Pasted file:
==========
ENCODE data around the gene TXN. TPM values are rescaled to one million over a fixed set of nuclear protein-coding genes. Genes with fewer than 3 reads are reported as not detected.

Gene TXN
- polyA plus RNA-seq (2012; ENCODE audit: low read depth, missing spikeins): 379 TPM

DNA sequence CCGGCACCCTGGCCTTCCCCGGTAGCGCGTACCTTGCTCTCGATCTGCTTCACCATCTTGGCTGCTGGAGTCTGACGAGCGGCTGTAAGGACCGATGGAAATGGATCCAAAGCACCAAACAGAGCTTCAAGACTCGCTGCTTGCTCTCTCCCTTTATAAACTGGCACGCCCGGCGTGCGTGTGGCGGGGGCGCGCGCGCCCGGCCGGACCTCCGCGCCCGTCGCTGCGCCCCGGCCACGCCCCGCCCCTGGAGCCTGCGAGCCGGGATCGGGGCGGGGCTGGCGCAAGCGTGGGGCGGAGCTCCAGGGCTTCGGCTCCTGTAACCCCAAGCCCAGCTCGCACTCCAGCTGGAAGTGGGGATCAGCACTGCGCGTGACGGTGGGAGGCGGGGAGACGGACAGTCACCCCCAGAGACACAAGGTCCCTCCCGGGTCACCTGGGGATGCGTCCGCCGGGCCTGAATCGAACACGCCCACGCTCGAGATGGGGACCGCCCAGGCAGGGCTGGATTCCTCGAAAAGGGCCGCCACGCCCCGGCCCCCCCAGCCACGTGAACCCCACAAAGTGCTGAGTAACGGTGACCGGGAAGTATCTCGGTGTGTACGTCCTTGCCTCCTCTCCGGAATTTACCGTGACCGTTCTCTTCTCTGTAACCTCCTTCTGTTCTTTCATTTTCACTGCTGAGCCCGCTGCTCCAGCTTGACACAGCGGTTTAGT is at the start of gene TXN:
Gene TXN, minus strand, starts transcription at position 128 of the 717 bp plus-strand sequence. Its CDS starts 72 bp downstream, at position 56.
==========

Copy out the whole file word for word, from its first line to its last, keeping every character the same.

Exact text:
ENCODE data around the gene TXN. TPM values are rescaled to one million over a fixed set of nuclear protein-coding genes. Genes with fewer than 3 reads are reported as not detected.

Gene TXN
- polyA plus RNA-seq (2012; ENCODE audit: low read depth, missing spikeins): 379 TPM

DNA sequence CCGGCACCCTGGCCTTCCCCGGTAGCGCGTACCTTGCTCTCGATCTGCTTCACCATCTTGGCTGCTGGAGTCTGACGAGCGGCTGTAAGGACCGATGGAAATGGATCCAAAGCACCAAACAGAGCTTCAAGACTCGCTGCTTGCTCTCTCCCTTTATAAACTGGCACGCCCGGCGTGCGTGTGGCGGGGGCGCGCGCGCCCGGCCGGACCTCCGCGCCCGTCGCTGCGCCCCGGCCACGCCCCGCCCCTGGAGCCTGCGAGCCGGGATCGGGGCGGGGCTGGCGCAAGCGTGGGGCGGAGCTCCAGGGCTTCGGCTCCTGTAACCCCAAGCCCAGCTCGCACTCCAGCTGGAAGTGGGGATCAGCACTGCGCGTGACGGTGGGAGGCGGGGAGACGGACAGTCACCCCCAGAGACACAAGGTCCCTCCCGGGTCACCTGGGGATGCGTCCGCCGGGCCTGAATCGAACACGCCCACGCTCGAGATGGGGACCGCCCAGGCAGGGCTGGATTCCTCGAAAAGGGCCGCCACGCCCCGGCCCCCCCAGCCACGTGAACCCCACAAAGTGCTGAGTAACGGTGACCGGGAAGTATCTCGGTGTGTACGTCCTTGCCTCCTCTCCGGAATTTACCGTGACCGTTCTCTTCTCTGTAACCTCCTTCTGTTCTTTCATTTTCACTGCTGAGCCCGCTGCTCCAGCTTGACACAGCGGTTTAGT is at the start of gene TXN:
Gene TXN, minus strand, starts transcription at position 128 of the 717 bp plus-strand sequence. Its CDS starts 72 bp downstream, at position 56.